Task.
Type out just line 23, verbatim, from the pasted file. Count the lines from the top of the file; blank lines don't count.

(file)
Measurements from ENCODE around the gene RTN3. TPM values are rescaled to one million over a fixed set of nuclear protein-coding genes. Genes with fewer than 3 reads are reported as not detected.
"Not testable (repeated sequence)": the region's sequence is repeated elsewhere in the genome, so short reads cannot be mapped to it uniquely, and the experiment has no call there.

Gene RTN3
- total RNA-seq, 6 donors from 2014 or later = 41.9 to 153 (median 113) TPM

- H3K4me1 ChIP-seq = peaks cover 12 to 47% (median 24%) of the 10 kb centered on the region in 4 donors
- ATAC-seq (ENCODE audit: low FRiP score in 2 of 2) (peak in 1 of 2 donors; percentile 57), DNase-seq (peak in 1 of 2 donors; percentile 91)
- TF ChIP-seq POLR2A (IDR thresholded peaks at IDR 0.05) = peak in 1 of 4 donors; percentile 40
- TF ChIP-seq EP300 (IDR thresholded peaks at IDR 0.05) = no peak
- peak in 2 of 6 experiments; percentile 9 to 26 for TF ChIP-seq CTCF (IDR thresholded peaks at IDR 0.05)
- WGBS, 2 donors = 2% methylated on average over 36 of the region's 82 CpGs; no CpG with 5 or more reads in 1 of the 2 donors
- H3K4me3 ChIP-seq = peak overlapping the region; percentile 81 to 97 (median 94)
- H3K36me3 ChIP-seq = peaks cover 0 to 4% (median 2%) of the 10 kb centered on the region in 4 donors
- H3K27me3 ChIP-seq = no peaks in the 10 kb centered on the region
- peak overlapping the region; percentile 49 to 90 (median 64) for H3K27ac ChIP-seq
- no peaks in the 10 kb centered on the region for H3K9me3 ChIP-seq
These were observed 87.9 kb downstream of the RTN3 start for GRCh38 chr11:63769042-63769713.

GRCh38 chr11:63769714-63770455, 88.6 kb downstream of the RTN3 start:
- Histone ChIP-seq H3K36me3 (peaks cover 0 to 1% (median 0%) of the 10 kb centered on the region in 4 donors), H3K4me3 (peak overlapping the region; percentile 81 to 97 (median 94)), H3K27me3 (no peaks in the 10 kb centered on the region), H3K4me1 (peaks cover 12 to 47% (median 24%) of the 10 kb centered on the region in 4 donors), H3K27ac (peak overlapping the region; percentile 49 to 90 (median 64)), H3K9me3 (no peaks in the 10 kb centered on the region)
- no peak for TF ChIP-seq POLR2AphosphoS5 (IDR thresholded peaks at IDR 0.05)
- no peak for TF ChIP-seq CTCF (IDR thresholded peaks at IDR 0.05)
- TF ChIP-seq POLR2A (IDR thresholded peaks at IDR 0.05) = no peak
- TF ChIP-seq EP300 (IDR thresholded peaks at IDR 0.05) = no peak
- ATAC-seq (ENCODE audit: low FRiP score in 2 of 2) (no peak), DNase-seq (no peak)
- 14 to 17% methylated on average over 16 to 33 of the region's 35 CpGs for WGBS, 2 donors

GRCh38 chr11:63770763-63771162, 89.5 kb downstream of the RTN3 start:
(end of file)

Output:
- ATAC-seq (ENCODE audit: low FRiP score in 2 of 2) (no peak), DNase-seq (no peak)